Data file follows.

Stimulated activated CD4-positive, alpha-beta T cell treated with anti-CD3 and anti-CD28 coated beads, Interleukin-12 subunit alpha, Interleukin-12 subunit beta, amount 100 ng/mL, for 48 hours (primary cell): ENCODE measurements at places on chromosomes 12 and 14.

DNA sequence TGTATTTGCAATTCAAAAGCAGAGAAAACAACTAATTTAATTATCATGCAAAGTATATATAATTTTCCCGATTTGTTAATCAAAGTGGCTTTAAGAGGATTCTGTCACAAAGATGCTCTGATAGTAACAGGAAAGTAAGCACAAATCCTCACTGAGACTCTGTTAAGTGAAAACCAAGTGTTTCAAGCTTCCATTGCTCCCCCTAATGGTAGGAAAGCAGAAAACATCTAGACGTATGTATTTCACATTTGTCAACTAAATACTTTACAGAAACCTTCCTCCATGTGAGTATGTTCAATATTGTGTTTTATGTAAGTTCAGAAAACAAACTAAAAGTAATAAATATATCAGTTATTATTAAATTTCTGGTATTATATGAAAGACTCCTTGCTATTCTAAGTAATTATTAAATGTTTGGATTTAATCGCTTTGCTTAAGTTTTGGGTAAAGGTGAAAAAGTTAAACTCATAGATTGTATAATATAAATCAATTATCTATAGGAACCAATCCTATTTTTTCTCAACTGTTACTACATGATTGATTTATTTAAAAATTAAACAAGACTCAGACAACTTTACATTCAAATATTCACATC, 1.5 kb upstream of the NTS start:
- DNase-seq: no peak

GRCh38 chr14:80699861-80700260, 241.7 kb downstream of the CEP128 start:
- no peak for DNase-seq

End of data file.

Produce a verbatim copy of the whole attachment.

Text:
Stimulated activated CD4-positive, alpha-beta T cell treated with anti-CD3 and anti-CD28 coated beads, Interleukin-12 subunit alpha, Interleukin-12 subunit beta, amount 100 ng/mL, for 48 hours (primary cell): ENCODE measurements at places on chromosomes 12 and 14.

DNA sequence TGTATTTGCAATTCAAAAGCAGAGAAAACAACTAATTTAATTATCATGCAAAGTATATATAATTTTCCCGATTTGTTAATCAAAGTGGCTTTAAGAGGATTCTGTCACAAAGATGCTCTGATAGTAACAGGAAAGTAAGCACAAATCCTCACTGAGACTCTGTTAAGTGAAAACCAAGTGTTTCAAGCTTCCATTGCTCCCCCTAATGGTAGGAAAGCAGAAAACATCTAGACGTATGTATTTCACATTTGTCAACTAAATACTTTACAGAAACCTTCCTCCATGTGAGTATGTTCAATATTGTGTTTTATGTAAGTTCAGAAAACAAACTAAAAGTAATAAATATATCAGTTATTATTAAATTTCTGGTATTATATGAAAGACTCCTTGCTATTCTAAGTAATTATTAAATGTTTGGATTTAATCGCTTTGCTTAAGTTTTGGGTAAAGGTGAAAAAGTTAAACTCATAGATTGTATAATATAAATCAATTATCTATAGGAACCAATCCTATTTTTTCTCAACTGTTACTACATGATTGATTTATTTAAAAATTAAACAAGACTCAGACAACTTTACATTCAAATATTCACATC, 1.5 kb upstream of the NTS start:
- DNase-seq: no peak

GRCh38 chr14:80699861-80700260, 241.7 kb downstream of the CEP128 start:
- no peak for DNase-seq